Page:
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Improving biology faculty diversity through a co-hiring policy and faculty agents of change

  • Marissa Harris,

    Roles Formal analysis, Investigation, Visualization, Writing – original draft, Writing – review & editing

    Affiliation Department of Biology, San Francisco State University, San Francisco, California, United States of America

  • Sue Rosser,

    Roles Conceptualization, Writing – original draft, Writing – review & editing

    Affiliation Provost Emerita, San Francisco State University, San Francisco, California, United States of America

  • Michael Goldman,

    Roles Data curation, Writing – review & editing

    Affiliation Department of Biology, San Francisco State University, San Francisco, California, United States of America

  • Leticia Márquez-Magaña ,

    Contributed equally to this work with: Leticia Márquez-Magaña, Rori V. Rohlfs

    Roles Conceptualization, Data curation, Funding acquisition, Investigation, Methodology, Supervision, Visualization, Writing – original draft, Writing – review & editing (RVR); (LMM)

    Affiliation Department of Biology, San Francisco State University, San Francisco, California, United States of America

  • Rori V. Rohlfs

    Contributed equally to this work with: Leticia Márquez-Magaña, Rori V. Rohlfs

    Roles Conceptualization, Formal analysis, Investigation, Methodology, Supervision, Visualization, Writing – original draft, Writing – review & editing (RVR); (LMM)

    Current address: Department of Data Science, University of Oregon, Eugene, Oregon, United States of America

    Affiliation Department of Biology, San Francisco State University, San Francisco, California, United States of America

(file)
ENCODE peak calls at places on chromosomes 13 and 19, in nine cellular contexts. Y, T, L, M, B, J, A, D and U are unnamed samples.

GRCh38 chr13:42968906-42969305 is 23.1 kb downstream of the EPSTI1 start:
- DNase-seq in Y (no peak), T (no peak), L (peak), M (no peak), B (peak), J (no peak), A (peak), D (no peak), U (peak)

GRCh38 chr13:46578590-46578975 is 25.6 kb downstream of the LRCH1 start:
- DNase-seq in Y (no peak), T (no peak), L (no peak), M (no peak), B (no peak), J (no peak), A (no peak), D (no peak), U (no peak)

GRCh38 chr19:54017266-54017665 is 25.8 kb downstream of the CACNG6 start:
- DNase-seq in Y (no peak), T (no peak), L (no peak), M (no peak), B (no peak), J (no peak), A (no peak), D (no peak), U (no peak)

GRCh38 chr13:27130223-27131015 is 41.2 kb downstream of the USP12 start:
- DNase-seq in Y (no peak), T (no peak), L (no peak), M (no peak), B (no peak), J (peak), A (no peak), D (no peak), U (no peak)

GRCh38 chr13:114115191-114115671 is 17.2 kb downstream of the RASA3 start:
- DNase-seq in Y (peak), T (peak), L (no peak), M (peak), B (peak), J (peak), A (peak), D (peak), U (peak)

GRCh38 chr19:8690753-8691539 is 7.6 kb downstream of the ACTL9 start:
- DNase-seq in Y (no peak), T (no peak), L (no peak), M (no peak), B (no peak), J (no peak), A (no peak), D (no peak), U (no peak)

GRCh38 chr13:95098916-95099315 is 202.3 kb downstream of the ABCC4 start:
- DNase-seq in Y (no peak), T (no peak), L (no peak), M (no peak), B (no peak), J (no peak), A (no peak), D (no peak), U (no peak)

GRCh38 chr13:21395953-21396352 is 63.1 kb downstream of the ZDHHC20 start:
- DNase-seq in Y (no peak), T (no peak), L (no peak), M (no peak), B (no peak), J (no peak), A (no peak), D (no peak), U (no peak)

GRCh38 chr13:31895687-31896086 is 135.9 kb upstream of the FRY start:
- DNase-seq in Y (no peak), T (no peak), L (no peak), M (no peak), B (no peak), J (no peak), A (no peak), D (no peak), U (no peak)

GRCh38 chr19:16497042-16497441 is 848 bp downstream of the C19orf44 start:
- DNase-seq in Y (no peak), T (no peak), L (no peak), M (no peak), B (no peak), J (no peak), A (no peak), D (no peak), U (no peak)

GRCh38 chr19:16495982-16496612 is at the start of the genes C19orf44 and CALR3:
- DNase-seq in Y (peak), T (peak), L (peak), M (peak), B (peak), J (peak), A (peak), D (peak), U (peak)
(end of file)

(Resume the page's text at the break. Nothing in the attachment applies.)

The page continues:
Persons Excluded due to Ethnicity and Race (PEERs) remain underrepresented in university faculties, particularly in science, technology, engineering, math and medicine (STEMM) fields, despite increasing representation among students, and mounting evidence supporting the importance of PEER faculty in positively impacting both scientific and educational outcomes. In fact, the ratio of PEER faculty to students has been steadily dropping since 2000. In our case study, we examine the factors that explain creation of an unusually diverse faculty within a biology department. We analyzed nearly 40 years of hiring data in the study department and show that this department (the study department), historically and currently, maintains a significantly higher proportion of PEERs on faculty as compared to two national datasets. Additionally, we identify factors that contributed to hiring of PEERs into tenure and tenure-track positions. We observed a significant increase in the hiring of PEERs concurrent with the implementation of a co-hiring policy (p = 0.04) which allowed a single search to make two hires when at least one candidate was a PEER. In contrast, three key informants at sister departments reported that co-hiring policies did not result in PEER hires, but instead different practices were effective. In line with one of these practices, we observe a possible association between search committees with at least one PEER member and PEER hiring (p = 0.055). Further, the presence of particular faculty members (Agents of Change) on search committees is associated with PEER hiring. In this case study the combination of a co-hire policy based on the principle of interest-convergence to redress hiring inequities, along with the presence of agents of change, increased faculty PEER representation in STEMM departments.


Systemic barriers to engaging Persons Excluded due to Ethnicity and Race (PEERs) not only limit rigor, innovation, and relevance of scientific research, they perpetuate social inequities. With inclusion of PEERs comes diverse perspectives that improve scientific rigor by bringing more knowledge to bear on research questions, and by honing arguments in an inherently more critical setting [1]. Consequently, it is not surprising that papers co-authored by ethnically diverse groups are better cited [2]. Inclusion also promotes innovation [3], and an impactful focus on the health of communities of color [46]. This is because PEER scientists are more likely to pursue research topics that are relevant to communities of color than their non-PEER counterparts [7], despite topic-choice bias that often limits their own professional advancement [8]. Therefore, harnessing the potential of this exceptional commitment by increasing PEER representation in the scientific workforce may best address long-standing social inequities, for example, the excess burdens experienced by communities of color as a result of climate change [9] or the COVID-19 pandemic [10].